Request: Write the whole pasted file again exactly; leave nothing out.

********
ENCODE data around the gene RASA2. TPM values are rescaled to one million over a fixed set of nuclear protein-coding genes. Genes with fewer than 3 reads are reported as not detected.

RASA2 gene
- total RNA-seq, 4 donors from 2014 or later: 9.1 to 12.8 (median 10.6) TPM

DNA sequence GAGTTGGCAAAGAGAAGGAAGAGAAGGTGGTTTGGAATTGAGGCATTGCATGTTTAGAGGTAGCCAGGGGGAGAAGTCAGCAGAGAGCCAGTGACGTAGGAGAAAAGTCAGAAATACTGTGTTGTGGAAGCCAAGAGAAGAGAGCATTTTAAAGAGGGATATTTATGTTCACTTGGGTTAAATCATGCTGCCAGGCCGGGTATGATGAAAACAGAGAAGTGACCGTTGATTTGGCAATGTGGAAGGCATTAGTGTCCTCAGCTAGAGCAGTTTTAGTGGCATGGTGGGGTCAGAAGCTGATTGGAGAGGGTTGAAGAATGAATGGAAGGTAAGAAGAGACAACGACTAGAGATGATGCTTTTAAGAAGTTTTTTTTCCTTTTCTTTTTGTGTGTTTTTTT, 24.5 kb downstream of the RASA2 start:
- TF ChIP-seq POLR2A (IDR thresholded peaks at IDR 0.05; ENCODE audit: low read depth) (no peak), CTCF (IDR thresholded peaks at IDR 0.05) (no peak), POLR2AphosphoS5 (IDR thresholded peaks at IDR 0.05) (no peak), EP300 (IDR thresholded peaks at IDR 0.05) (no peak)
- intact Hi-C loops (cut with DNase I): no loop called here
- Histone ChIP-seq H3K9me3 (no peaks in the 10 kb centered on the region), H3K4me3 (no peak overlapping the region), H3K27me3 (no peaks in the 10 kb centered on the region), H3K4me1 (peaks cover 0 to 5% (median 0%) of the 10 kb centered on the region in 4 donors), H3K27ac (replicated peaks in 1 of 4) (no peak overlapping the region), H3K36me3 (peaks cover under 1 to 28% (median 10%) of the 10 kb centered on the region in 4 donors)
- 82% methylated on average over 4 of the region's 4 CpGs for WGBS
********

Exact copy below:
ENCODE data around the gene RASA2. TPM values are rescaled to one million over a fixed set of nuclear protein-coding genes. Genes with fewer than 3 reads are reported as not detected.

RASA2 gene
- total RNA-seq, 4 donors from 2014 or later: 9.1 to 12.8 (median 10.6) TPM

DNA sequence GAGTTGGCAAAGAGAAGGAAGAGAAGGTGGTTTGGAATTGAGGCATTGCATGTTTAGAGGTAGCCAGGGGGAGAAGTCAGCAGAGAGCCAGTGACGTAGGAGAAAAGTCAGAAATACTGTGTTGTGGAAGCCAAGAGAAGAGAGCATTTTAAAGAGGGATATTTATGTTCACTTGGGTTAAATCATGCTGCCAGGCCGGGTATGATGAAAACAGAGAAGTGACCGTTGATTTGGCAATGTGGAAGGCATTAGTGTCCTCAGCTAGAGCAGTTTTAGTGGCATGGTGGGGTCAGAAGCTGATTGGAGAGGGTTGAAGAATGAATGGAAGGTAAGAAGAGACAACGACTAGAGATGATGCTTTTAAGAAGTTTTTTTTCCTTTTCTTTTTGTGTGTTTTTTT, 24.5 kb downstream of the RASA2 start:
- TF ChIP-seq POLR2A (IDR thresholded peaks at IDR 0.05; ENCODE audit: low read depth) (no peak), CTCF (IDR thresholded peaks at IDR 0.05) (no peak), POLR2AphosphoS5 (IDR thresholded peaks at IDR 0.05) (no peak), EP300 (IDR thresholded peaks at IDR 0.05) (no peak)
- intact Hi-C loops (cut with DNase I): no loop called here
- Histone ChIP-seq H3K9me3 (no peaks in the 10 kb centered on the region), H3K4me3 (no peak overlapping the region), H3K27me3 (no peaks in the 10 kb centered on the region), H3K4me1 (peaks cover 0 to 5% (median 0%) of the 10 kb centered on the region in 4 donors), H3K27ac (replicated peaks in 1 of 4) (no peak overlapping the region), H3K36me3 (peaks cover under 1 to 28% (median 10%) of the 10 kb centered on the region in 4 donors)
- 82% methylated on average over 4 of the region's 4 CpGs for WGBS